Roasting, cupping, and more cupping,… Working in the specialty coffee sector involves a great deal of quality control. Speaking from our own experience, roasting and cupping take a lot of time, but are essential to the business.
Why should you take our 5 small cupping tips into account?
Simply put, time constraints can influence how you develop your cupping protocols. Having experienced trial & error first-hand, we put together this small list. Let’s have a look, shall we?
Tip #1: Check your roast to identify any roasting defects
In theory, we can trust our own process of sample roasting. However, what are the odds of messing up? Anything from high sample humidity to human error after a long day, can prevent you from staying on point. It would be a waste to have a roasting defect end up on your cupping table, don’t you agree?
Remember that during sample roasting, we are not looking for the perfect roast, but a good standard for evaluation.
To stay on the safe side, you should always double-check the final sample roast. Try to eat a bean or perform a quick smell and visual check by grinding a few beans directly after roasting.
Tip #2: Plan the cupping, don’t be afraid to find a cupping buddy
As you might know, the coffee requires some time to degas after roasting, Lack of coffee degassing means you might have some air pockets intervening with flavor and aroma extraction. Hence, it would result in muted flavor that you are tasting.
You can find a detailed explanation about coffee degassing from this article by Perfect Daily Grind. (Read it here)
Why ask for help? As a coffee insider, you can be (unconsciously) affectionate towards a specific region, country, or producer, making it almost impossible to stay impartial. Therefore, delegate the preparation of a fully blind cupping to someone else, to truly start the cupping with a blank canvas! And yes, why not cup together as well?
Tip #3: Take the time to smell the coffee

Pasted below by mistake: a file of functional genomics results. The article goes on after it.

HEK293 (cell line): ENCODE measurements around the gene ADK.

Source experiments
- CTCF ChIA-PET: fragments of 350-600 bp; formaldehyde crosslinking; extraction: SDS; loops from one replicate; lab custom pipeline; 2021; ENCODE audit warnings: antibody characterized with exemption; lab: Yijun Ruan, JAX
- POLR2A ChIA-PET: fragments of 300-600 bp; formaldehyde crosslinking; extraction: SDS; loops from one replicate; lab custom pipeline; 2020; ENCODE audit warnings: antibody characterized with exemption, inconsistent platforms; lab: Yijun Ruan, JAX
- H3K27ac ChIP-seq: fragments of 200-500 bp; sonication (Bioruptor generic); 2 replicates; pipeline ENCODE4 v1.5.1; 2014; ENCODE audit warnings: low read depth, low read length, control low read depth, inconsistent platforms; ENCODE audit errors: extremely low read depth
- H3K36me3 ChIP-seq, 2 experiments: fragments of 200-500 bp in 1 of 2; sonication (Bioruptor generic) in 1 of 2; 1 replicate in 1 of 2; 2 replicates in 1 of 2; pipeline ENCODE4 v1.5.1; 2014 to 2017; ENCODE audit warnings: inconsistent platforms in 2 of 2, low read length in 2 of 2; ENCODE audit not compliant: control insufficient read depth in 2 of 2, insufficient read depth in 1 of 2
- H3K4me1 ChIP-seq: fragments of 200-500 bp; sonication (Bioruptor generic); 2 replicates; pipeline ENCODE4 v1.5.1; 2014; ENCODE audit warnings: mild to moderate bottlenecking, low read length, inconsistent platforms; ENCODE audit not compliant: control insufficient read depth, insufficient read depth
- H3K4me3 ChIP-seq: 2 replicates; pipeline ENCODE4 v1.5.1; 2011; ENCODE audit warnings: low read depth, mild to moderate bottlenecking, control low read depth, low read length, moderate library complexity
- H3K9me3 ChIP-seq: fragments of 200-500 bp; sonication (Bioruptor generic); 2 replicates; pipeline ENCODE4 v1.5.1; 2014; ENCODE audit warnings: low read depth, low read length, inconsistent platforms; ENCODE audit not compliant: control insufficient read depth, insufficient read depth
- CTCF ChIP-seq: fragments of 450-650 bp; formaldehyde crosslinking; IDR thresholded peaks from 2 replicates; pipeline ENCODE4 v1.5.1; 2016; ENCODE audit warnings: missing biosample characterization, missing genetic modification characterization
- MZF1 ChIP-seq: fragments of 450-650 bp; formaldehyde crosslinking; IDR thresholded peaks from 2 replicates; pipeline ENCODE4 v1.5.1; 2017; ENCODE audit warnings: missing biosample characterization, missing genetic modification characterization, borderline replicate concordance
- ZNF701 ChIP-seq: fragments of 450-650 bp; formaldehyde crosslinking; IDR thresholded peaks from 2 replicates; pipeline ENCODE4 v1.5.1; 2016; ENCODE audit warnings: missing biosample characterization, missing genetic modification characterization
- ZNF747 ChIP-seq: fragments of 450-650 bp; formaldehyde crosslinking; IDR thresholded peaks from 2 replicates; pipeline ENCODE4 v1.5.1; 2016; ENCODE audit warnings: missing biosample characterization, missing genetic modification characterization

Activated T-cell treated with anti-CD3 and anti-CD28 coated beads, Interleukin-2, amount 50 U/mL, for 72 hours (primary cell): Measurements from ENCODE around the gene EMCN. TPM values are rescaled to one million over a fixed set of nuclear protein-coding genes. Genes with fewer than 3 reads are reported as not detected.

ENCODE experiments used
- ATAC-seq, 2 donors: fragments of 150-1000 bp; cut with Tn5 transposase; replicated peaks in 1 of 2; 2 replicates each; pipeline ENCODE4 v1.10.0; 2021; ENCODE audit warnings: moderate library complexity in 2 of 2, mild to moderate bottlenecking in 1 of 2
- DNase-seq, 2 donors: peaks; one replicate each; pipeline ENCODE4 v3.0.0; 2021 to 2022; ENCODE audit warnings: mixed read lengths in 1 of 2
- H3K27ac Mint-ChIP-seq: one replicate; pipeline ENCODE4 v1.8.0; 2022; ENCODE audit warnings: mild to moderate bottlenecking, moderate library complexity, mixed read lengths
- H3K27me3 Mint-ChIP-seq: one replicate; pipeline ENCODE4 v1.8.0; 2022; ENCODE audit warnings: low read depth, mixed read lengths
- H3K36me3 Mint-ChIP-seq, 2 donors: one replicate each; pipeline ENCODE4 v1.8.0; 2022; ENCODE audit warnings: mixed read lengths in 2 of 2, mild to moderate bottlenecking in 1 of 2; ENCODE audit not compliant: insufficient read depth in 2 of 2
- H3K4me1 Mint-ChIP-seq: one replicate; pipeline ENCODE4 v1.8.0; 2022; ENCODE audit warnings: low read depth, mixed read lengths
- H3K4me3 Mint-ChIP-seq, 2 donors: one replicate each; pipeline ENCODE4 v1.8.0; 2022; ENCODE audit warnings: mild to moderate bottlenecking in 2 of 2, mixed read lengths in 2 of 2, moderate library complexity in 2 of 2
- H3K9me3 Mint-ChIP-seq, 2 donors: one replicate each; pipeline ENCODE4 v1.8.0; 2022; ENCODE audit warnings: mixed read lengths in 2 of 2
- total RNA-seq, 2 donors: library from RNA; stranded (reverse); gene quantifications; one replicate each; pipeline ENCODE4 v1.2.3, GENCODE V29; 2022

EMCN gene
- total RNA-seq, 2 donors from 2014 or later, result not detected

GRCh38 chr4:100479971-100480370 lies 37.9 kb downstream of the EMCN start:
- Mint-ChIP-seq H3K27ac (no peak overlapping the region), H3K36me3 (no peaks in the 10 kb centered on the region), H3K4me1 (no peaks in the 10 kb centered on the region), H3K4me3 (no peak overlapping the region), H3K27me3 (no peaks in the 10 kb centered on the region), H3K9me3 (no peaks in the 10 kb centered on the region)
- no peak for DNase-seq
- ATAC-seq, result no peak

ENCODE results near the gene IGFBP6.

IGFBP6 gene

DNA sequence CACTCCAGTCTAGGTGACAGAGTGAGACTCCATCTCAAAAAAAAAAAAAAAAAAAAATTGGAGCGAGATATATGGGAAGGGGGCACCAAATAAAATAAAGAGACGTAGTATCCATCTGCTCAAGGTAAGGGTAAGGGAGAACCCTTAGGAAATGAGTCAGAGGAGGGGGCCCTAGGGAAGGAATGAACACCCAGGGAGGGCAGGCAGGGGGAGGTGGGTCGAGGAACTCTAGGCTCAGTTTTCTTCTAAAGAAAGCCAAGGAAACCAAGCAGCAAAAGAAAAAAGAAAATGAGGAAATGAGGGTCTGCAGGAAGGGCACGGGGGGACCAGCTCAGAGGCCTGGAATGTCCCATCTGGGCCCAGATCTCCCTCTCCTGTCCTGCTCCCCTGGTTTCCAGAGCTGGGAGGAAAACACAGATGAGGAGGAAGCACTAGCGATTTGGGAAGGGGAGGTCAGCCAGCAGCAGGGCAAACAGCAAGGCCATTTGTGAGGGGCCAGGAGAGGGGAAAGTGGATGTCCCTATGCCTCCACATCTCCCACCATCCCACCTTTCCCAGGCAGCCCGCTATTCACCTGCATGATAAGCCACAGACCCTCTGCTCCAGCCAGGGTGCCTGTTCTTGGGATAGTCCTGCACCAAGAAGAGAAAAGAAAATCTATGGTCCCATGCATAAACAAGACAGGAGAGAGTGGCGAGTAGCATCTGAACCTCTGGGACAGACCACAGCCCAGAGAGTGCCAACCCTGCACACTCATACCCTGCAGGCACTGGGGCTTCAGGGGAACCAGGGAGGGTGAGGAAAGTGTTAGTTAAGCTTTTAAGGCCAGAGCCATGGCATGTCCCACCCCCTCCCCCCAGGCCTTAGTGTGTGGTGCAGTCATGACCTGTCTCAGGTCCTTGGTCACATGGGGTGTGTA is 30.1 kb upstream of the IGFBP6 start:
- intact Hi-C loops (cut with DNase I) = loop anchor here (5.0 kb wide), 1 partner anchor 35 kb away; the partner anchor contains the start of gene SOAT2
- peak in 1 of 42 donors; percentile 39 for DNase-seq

The time to check aroma starts right after grinding. Delicate flavours such as floral and fruity notes are better perceived in dry aroma, however, it might be easier to compare the coffee after pouring and cleaning the cups. Try to avoid feeling pressured by other participants and take your time to smell.
Thus, make sure you find your own moment to develop a first insight into the profile, defects and intensity of characteristics. Don’t forget to open your mouth: It will give more room for oxygen and aroma to travel through
Tip #4: Understand the changing temperature
Now that you are ready to cup, the essential aspect of cupping temperature comes into play. The cooling of the temperature influences flavor perception. Are you filling in a cupping sheet? Try to determine the flavor and afterflavour attributes first when the coffee is hot.
Once the coffee starts to cool down, other attributes become easier to perceive: the body, the acidity and balance. Passing by the coffee a second time is requiered to confirm your initial notes. Don’t fall in love with the first coffee you cup! Make sure you evaluate the first two coffees on the table at different moments.
Why are we passing coffees for a third time? In the cooling down, bad flavors or defects are getting more prominent. One prime example to name is bitterness, which comes out more towards the end of the cupping, maybe due to a roasting defect.
Tip #5: Keep your notes closeby
A final tip before we close up, don’t get tempted by the idea of keeping a mental record, start writing down your notes! Not only is it easy to mix up a coffee, but the need to memorize keeps your mind occupied and unprepared for the next cup.
Therefore, to keep a clear written notebook (or by using an app like Cropster Cup) is to ensure you don’t miss a point. Also. good administration will come in handy for future reference when you come across the same coffee!
Practice is the key
You might not see yourself as an expert in roasting or cupping. You might find your external cupping space somewhat unorganized. The secret is, it doesn’t matter as much as your own organized mind.
The theory behind cupping is as important as your effective planning and discipline. Practice is the key.
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